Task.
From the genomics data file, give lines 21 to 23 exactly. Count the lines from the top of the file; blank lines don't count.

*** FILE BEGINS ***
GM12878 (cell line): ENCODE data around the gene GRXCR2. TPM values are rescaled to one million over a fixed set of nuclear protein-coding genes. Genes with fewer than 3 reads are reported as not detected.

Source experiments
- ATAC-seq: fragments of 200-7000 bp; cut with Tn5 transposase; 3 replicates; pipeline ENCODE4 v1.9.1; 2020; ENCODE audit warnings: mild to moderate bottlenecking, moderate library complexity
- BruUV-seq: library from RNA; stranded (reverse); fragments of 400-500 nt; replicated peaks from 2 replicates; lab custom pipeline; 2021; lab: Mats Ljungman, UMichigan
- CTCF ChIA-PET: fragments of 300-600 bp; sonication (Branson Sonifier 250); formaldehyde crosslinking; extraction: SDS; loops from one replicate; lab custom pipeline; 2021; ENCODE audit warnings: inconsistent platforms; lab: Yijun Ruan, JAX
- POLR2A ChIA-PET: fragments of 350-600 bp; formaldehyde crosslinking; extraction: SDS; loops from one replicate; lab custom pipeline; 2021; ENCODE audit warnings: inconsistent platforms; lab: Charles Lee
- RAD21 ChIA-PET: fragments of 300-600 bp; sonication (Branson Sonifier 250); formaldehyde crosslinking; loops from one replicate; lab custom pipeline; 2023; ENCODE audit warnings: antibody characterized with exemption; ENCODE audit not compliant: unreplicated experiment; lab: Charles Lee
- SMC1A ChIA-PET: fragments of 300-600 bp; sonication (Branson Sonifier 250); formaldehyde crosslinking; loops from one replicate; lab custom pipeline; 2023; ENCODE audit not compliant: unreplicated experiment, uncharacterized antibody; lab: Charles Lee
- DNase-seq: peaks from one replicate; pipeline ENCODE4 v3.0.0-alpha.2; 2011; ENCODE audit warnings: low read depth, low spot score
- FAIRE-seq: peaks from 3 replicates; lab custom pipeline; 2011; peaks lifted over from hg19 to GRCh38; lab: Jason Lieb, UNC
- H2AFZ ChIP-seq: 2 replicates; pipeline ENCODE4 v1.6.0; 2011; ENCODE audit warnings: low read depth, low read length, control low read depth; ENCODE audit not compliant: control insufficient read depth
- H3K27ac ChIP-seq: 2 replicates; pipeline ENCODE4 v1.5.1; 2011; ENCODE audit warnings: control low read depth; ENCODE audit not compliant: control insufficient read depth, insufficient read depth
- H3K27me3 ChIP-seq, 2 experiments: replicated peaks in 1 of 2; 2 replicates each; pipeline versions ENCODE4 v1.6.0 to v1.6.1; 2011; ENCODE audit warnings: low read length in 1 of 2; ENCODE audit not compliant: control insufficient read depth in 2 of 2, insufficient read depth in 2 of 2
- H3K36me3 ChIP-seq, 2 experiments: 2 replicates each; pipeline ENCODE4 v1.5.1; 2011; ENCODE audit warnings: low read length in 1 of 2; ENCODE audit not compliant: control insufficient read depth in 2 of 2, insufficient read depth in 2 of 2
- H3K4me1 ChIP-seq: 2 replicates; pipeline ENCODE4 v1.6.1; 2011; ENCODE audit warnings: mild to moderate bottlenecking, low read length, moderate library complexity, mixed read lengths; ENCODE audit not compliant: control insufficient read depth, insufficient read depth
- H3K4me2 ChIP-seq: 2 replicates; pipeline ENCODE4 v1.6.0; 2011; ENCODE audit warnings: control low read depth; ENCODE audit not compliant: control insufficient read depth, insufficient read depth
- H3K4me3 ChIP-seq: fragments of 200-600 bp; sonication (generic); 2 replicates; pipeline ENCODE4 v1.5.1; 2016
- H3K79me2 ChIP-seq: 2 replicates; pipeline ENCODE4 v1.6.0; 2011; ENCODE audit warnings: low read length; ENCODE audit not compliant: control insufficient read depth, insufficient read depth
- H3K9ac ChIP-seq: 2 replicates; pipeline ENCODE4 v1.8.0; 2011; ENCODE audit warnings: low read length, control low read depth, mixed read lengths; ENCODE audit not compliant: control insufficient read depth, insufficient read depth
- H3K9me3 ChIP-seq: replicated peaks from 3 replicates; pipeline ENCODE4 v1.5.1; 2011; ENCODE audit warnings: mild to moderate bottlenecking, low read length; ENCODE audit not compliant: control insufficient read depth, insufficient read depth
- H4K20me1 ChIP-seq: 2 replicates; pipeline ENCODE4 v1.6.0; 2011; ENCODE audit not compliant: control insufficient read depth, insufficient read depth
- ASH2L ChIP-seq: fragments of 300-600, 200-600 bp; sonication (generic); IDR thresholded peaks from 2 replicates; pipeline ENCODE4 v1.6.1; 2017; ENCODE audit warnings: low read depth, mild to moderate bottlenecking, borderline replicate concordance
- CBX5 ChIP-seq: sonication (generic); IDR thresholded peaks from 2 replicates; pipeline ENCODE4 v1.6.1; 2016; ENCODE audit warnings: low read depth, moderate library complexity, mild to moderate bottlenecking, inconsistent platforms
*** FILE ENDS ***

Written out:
- H4K20me1 ChIP-seq: 2 replicates; pipeline ENCODE4 v1.6.0; 2011; ENCODE audit not compliant: control insufficient read depth, insufficient read depth
- ASH2L ChIP-seq: fragments of 300-600, 200-600 bp; sonication (generic); IDR thresholded peaks from 2 replicates; pipeline ENCODE4 v1.6.1; 2017; ENCODE audit warnings: low read depth, mild to moderate bottlenecking, borderline replicate concordance
- CBX5 ChIP-seq: sonication (generic); IDR thresholded peaks from 2 replicates; pipeline ENCODE4 v1.6.1; 2016; ENCODE audit warnings: low read depth, moderate library complexity, mild to moderate bottlenecking, inconsistent platforms